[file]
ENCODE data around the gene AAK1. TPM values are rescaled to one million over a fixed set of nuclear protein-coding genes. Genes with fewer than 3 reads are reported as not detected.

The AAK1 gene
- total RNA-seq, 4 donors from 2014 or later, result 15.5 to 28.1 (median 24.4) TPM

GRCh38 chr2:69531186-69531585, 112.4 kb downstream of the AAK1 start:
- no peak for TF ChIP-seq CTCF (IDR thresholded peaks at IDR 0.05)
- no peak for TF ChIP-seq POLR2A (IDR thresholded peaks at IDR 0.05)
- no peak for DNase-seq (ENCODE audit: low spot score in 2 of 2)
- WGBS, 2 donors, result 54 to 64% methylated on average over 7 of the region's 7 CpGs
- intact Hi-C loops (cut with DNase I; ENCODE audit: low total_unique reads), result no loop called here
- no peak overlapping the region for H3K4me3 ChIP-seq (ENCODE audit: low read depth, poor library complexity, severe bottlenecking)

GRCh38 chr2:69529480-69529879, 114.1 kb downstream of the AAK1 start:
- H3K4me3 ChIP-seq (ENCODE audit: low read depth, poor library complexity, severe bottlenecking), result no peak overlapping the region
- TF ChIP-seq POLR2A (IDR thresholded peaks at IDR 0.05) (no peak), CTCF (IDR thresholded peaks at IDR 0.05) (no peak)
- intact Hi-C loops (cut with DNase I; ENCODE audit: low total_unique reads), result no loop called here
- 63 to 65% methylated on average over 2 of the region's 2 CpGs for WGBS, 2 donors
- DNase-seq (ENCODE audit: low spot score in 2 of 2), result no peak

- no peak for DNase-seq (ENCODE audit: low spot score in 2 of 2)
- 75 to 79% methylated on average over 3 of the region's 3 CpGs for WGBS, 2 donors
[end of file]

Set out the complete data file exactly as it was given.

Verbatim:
ENCODE data around the gene AAK1. TPM values are rescaled to one million over a fixed set of nuclear protein-coding genes. Genes with fewer than 3 reads are reported as not detected.

The AAK1 gene
- total RNA-seq, 4 donors from 2014 or later, result 15.5 to 28.1 (median 24.4) TPM

GRCh38 chr2:69531186-69531585, 112.4 kb downstream of the AAK1 start:
- no peak for TF ChIP-seq CTCF (IDR thresholded peaks at IDR 0.05)
- no peak for TF ChIP-seq POLR2A (IDR thresholded peaks at IDR 0.05)
- no peak for DNase-seq (ENCODE audit: low spot score in 2 of 2)
- WGBS, 2 donors, result 54 to 64% methylated on average over 7 of the region's 7 CpGs
- intact Hi-C loops (cut with DNase I; ENCODE audit: low total_unique reads), result no loop called here
- no peak overlapping the region for H3K4me3 ChIP-seq (ENCODE audit: low read depth, poor library complexity, severe bottlenecking)

GRCh38 chr2:69529480-69529879, 114.1 kb downstream of the AAK1 start:
- H3K4me3 ChIP-seq (ENCODE audit: low read depth, poor library complexity, severe bottlenecking), result no peak overlapping the region
- TF ChIP-seq POLR2A (IDR thresholded peaks at IDR 0.05) (no peak), CTCF (IDR thresholded peaks at IDR 0.05) (no peak)
- intact Hi-C loops (cut with DNase I; ENCODE audit: low total_unique reads), result no loop called here
- 63 to 65% methylated on average over 2 of the region's 2 CpGs for WGBS, 2 donors
- DNase-seq (ENCODE audit: low spot score in 2 of 2), result no peak

- no peak for DNase-seq (ENCODE audit: low spot score in 2 of 2)
- 75 to 79% methylated on average over 3 of the region's 3 CpGs for WGBS, 2 donors